The role of Best Buys lists is being challenged following the suspension of the Woodford Equity Income fund, a prominent feature of the Hargreaves Lansdown Wealth 50 list until recently.

Ian Sayers, chief executive of the Association of Investment Companies (AIC), has called for a review of Best Buy lists that would scrutinise “how platforms select the funds that go on them and to what extent there might be commercial incentives to put one fund on the list and not others.”

Colin Clark, a Conservative MP and member of the Treasury select committee said in the Financial Times: “We would encourage the Financial Conduct Authority (FCA) to look at best buy lists in order to stamp out conflicts of interest which do not benefit fund managers or customers.”

According to FCA research, about a fifth of investors base their “preferred investment proposition” on a platform’s “best in class” list.

“The line between what is financial advice and what is not is a bit of a mess,” said Daniel Godfrey, former chief executive of the Investment Association (IA).

“Best buy lists are not regarded as advice, despite the fact customers probably think they have received advice when buying funds from one of these lists.”

What would investors do (without Best Buy lists?)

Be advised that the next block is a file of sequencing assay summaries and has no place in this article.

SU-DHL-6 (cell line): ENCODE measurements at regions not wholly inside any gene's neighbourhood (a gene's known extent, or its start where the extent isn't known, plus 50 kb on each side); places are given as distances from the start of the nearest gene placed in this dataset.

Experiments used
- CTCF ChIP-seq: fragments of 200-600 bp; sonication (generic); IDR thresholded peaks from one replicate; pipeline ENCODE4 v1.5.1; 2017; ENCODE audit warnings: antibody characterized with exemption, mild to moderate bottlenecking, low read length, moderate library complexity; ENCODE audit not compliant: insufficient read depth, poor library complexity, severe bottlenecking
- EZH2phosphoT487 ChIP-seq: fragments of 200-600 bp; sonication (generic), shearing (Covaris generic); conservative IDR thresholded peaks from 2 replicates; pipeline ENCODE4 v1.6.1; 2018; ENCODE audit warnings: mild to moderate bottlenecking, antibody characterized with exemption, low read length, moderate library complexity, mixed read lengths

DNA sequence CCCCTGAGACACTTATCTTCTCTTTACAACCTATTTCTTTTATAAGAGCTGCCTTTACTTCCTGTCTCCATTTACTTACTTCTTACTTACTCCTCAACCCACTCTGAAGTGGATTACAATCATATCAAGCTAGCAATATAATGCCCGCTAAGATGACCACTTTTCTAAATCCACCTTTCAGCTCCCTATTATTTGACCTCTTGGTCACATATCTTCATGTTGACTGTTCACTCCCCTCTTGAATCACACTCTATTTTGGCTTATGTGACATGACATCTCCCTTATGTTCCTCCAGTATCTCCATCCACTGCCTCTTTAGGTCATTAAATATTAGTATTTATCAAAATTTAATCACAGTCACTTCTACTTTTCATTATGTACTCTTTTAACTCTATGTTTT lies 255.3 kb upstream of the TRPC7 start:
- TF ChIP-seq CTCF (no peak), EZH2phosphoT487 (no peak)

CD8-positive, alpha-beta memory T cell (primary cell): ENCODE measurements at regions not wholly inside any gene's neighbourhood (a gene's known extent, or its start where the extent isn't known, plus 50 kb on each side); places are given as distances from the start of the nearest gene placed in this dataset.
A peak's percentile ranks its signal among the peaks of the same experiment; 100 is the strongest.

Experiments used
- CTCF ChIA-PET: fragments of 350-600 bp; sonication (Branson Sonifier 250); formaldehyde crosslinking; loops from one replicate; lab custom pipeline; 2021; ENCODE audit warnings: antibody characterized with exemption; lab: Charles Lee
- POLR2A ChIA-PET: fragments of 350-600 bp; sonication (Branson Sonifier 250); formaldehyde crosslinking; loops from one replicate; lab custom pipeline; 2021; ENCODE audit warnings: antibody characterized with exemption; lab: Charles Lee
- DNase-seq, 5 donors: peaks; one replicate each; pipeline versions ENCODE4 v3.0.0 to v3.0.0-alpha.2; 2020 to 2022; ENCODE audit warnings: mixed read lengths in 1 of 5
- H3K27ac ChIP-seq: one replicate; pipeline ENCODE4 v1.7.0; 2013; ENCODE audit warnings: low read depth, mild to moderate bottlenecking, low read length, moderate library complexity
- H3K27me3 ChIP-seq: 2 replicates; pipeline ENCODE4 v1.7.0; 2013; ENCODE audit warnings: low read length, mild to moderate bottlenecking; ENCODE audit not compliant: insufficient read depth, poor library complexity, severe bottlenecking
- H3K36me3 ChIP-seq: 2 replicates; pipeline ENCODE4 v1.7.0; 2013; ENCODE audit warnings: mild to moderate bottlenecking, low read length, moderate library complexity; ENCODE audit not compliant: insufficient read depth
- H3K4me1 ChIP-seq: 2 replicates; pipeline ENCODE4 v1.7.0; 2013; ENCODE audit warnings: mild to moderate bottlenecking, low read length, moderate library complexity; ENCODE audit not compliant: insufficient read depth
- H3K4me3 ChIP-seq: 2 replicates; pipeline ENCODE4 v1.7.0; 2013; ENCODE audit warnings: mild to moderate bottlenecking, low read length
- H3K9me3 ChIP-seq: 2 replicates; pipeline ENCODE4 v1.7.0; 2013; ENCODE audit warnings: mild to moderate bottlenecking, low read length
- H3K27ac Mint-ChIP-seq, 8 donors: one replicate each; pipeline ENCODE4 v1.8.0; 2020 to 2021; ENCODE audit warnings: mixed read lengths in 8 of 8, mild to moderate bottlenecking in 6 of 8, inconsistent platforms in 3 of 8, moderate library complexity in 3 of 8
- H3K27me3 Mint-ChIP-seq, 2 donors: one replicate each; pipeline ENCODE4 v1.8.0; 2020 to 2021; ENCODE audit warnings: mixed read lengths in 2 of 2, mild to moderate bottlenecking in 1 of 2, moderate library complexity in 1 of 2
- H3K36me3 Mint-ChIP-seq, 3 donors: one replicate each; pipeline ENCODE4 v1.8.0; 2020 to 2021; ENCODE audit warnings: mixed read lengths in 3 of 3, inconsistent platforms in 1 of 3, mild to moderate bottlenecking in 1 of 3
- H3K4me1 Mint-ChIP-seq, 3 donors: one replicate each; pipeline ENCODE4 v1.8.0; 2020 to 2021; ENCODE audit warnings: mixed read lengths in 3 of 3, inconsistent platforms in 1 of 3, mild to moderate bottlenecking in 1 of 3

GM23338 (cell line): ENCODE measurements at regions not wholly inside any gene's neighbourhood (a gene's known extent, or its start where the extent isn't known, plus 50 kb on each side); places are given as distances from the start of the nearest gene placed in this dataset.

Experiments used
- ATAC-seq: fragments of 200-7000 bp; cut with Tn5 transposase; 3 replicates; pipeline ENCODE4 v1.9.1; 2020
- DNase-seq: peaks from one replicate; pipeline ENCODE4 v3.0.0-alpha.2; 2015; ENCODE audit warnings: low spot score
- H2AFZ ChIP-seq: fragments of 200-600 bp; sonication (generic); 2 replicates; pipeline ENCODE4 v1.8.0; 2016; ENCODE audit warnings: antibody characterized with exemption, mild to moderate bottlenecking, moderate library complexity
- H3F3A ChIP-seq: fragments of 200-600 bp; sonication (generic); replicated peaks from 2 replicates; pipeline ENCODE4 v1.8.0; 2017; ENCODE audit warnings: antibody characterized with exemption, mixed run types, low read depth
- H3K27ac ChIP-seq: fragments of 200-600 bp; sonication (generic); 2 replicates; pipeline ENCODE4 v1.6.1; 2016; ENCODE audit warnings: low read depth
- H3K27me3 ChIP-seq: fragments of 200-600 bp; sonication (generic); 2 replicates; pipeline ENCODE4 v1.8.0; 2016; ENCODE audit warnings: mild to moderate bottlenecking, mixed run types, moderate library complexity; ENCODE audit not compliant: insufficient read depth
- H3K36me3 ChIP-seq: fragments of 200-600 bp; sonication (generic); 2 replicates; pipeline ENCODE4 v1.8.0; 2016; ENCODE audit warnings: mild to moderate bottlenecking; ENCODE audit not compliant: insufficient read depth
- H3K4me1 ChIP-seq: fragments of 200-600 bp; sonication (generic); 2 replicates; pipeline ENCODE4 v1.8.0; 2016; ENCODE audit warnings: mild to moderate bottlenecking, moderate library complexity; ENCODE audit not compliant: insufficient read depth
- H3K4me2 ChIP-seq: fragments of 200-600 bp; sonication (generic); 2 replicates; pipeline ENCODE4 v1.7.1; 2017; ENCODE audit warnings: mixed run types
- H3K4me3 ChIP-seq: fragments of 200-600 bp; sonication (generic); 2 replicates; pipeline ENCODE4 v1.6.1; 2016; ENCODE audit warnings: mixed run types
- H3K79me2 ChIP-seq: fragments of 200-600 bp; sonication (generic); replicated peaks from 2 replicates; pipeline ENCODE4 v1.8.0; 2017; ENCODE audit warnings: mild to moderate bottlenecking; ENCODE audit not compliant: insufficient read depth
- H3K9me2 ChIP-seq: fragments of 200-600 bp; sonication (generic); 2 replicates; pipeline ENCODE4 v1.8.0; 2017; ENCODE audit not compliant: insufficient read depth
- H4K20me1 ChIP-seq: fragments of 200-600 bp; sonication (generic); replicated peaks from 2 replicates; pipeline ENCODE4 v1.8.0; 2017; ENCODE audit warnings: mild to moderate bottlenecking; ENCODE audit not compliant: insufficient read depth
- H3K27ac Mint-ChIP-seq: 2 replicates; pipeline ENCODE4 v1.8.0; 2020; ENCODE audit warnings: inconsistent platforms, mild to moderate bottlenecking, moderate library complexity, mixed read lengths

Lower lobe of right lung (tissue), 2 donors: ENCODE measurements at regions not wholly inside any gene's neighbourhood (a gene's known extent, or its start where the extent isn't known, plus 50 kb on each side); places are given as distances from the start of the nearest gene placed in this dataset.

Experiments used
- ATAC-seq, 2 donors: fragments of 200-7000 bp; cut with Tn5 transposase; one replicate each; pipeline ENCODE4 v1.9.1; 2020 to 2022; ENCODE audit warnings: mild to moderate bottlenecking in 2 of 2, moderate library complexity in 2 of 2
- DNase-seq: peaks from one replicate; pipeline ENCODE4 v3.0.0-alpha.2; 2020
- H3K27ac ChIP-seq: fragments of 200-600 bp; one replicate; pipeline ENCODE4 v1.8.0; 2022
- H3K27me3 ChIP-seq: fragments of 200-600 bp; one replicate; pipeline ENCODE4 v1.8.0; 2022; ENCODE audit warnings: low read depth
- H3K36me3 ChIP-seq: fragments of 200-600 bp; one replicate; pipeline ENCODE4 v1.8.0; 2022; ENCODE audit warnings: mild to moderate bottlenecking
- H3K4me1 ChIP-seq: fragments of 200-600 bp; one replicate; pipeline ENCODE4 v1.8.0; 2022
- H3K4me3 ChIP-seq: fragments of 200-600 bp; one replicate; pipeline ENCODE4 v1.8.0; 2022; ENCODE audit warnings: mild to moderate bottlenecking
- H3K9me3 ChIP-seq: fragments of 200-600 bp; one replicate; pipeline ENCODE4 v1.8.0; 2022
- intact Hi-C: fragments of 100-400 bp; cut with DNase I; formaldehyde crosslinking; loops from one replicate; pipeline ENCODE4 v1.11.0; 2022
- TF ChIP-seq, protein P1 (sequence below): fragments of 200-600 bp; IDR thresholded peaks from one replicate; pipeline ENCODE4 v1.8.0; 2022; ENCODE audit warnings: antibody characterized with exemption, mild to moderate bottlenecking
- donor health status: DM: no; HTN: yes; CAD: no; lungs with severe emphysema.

Best Buy lists have been a staple for amateur investors and professional investors.

Not only can they be found in UK national newspapers (largely on the weekend), but also on investment firms and platforms’ websites.

Boring Money CEO Holly Mackay says investors will suffer if these lists were no longer available to the mass market: “Confidence and trust have been rocked in these recommended fund lists. But the problem these lists were created to address has not gone away. Millions of customers are using these best buy lists to help inform their decisions. Simply suggesting that people use a financial adviser is not a practical solution – platforms clearly have work to do in how they select, monitor and communicate these lists more carefully as their relevance grows.”

Based on data provided by leading investment platforms, Boring Money estimates that that 31% of total DIY platform inflows were channelled to those funds on the ‘Best Buy’ recommended lists in 2018.

Further reading on this topic:

What does the Woodford debacle mean for investors?